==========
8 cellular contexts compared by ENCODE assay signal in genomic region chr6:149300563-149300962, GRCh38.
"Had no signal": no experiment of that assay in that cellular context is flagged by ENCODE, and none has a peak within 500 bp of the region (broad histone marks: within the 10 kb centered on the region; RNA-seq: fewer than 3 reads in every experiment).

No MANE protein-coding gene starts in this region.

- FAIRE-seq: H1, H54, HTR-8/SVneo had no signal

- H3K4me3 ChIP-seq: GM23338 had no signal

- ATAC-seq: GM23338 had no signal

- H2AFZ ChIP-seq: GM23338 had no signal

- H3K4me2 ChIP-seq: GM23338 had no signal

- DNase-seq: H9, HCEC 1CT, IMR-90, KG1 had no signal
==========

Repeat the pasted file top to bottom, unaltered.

8 cellular contexts compared by ENCODE assay signal in genomic region chr6:149300563-149300962, GRCh38.
"Had no signal": no experiment of that assay in that cellular context is flagged by ENCODE, and none has a peak within 500 bp of the region (broad histone marks: within the 10 kb centered on the region; RNA-seq: fewer than 3 reads in every experiment).

No MANE protein-coding gene starts in this region.

- FAIRE-seq: H1, H54, HTR-8/SVneo had no signal

- H3K4me3 ChIP-seq: GM23338 had no signal

- ATAC-seq: GM23338 had no signal

- H2AFZ ChIP-seq: GM23338 had no signal

- H3K4me2 ChIP-seq: GM23338 had no signal

- DNase-seq: H9, HCEC 1CT, IMR-90, KG1 had no signal